What is the alternative to capitalism?
Over many decades, the Two Cows joke has evolved through various different iterations. The first recorded instances appeared in 1936. Before the internet, people circulated jokes like Two Cows on photocopied sheets. Then they got passed around in email and bulletin boards and mailing lists; then they found their way onto BuzzFeed and Facebook. The joke always starts with “you have two cows” and imagines what would happen to them under various different political and economic systems, including capitalism, communism, state communism, anarchism, and so on. Some versions are incredibly detailed. But they very rarely include two very promising economic practices, the creation of co-operatives, and microfinance.
Interestingly, the latest version of “Two cows”, Modern Capitalism Explained, only presents various different flavours of capitalism. It is as if the other socio-economic systems had simply ceased to exist.
The problems with capitalism
One of the problems with capitalism is that investors inject capital into businesses, and then demand a profit. There are a number of issues with this:
- They have not done any of the work to produce the profit;
- They can withdraw their investment at any time;
- They can sell their shares to the highest bidder, thus creating instability in financial markets;
- They usually have no personal connection or involvement with the company they have invested in;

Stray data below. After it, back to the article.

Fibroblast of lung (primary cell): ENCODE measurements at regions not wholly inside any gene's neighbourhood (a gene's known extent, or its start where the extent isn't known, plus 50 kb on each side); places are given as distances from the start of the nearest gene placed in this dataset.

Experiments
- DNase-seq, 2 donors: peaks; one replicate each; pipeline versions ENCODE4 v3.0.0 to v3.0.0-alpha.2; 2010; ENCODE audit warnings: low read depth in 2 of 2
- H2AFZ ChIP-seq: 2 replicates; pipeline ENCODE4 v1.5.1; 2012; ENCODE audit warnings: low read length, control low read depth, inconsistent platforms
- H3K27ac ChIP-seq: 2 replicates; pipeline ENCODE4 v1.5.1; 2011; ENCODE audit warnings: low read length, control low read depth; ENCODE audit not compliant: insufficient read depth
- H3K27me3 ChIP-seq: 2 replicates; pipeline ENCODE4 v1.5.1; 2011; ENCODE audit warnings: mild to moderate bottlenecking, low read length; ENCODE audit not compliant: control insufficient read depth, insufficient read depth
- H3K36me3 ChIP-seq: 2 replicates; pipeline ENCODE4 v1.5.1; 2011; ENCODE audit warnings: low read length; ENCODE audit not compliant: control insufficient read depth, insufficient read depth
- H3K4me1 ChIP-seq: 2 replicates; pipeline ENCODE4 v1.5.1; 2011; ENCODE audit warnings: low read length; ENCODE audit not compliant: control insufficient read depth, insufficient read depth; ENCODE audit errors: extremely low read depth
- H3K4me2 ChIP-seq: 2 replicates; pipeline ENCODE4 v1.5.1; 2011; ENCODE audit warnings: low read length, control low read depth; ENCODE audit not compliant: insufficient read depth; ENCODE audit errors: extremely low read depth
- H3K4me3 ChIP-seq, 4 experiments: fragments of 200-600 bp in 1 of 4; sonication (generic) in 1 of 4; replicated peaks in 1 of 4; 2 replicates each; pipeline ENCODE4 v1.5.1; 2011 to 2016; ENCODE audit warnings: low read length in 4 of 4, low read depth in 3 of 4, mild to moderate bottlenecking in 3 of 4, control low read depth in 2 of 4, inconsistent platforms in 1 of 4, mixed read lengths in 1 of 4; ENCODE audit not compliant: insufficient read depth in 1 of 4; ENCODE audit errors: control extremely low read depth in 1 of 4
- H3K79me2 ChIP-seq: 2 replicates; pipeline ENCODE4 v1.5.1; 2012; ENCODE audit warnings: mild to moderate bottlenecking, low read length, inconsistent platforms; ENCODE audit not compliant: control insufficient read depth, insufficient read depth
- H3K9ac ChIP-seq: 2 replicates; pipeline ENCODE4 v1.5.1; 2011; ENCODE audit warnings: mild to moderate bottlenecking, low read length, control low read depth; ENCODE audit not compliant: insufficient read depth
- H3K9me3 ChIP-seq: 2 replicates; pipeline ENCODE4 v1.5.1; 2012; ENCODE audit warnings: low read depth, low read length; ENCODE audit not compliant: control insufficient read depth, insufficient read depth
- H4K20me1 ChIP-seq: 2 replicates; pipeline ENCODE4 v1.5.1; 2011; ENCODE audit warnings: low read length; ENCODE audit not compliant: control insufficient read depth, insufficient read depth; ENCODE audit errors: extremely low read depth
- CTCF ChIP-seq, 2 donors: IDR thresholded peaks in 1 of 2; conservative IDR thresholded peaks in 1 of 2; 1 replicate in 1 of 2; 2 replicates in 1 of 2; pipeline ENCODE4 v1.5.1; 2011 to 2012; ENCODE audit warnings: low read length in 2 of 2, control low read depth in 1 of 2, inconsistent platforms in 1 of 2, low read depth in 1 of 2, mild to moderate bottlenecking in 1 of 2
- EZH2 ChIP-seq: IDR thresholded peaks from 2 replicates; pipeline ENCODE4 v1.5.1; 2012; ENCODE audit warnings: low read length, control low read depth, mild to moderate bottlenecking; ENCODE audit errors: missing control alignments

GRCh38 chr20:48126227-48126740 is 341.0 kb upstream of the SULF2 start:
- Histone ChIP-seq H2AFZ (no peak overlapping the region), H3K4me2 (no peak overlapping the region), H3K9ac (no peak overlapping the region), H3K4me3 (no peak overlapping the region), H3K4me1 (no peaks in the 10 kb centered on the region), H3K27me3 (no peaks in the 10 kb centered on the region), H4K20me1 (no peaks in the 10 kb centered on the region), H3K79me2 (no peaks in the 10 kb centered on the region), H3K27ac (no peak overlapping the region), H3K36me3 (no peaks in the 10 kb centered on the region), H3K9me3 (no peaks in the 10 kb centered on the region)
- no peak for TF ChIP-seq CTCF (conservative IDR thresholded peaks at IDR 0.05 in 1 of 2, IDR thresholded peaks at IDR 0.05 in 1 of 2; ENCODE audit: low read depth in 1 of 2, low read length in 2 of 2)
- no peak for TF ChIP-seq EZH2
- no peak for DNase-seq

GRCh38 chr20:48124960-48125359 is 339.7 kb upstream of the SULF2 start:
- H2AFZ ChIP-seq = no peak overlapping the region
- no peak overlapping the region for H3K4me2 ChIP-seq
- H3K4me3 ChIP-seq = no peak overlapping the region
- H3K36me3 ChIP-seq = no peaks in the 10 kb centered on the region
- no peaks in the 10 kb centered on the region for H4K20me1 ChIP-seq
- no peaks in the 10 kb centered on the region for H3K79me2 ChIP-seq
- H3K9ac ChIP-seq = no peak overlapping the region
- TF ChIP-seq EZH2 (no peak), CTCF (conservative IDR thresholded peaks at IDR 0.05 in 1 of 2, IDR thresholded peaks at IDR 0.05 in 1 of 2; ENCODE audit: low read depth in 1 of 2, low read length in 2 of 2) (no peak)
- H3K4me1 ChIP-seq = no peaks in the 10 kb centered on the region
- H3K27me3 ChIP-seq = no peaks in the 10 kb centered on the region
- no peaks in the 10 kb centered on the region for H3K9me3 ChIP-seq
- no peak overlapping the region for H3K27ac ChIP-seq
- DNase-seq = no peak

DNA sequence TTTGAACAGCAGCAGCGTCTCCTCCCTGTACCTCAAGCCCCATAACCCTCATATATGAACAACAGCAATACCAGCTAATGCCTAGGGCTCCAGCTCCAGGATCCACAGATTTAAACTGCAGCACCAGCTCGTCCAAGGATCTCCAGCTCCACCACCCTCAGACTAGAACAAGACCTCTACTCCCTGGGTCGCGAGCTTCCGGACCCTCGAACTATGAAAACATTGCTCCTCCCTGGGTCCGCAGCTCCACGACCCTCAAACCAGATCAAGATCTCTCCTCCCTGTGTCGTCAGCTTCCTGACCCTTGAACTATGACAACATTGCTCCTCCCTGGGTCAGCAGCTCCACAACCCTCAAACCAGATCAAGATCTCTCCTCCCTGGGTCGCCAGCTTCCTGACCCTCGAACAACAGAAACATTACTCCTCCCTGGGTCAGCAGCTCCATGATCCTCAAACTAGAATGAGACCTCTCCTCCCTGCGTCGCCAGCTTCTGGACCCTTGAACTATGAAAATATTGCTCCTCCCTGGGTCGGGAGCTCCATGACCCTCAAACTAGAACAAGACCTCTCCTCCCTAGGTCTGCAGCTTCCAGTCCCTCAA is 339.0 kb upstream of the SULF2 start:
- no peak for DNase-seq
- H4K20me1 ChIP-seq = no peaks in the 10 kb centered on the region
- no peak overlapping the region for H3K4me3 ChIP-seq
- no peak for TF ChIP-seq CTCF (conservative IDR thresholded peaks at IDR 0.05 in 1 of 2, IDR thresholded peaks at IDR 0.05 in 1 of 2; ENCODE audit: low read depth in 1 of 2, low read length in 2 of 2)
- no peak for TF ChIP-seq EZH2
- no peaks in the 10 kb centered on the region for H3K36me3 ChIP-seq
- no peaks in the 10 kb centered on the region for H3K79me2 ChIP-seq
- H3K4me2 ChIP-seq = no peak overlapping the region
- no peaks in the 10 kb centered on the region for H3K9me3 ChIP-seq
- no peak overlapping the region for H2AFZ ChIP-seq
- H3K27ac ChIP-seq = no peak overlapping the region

- The need to make a profit inflates the cost of goods and services;
- The creaming-off of profits creates massive economic inequality;
- The short-termism of demanding a quick return on investment leads to the degradation of the environment, the destruction of habitats, and the over-use of resources.
Capitalism is not small traders who make and sell their own goods, or who buy the produce of others and sell it on. Such merchants existed before capitalism, and they will continue to exist after capitalism has collapsed under its own weight.
So what are the alternatives to capitalism?
One way to remove the problem of investors out to make a quick buck is to use the co-operative model. In this model, the business is co-owned by its employees, though non-employees can often become members. This business model is very popular in Europe, and a number of well-known businesses in the UK (the Co-operative group, John Lewis, and Nationwide) use this model.
The co-operative system means that ownership is spread amongst many people who all own a small share in the business and who receive dividends, rather than amongst a small group of powerful shareholders.
Another useful idea is the practice of micro-finance. This has been very successful in helping to empower women and other small traders in the developing world. It means that people can borrow very small amounts of money that large banks wouldn’t be interested in, and pay them back incrementally without being charged exorbitant levels of interest. I currently have a small amount of money with Kiva, which I have lent out to people in Armenia, Dominican Republic, El Salvador, Guatemala, Haiti, Honduras, Kenya, Liberia, Mexico, Nigeria, Pakistan, Peru, and Vietnam.
The illusion of permanence
Those who stand to benefit from capitalism want us to believe that there are no alternatives to capitalism – that because state communism collapsed, and there are very few successful anarchist societies, there is no alternative to capitalism.
This is part of the baneful magic of capitalism; it weaves a fog of confusion and obfuscation around the very tools and concepts that might liberate us from its spell.
That is why we need to liberate ourselves from the illusion of its permanence as soon as possible, and educate ourselves about the alternatives.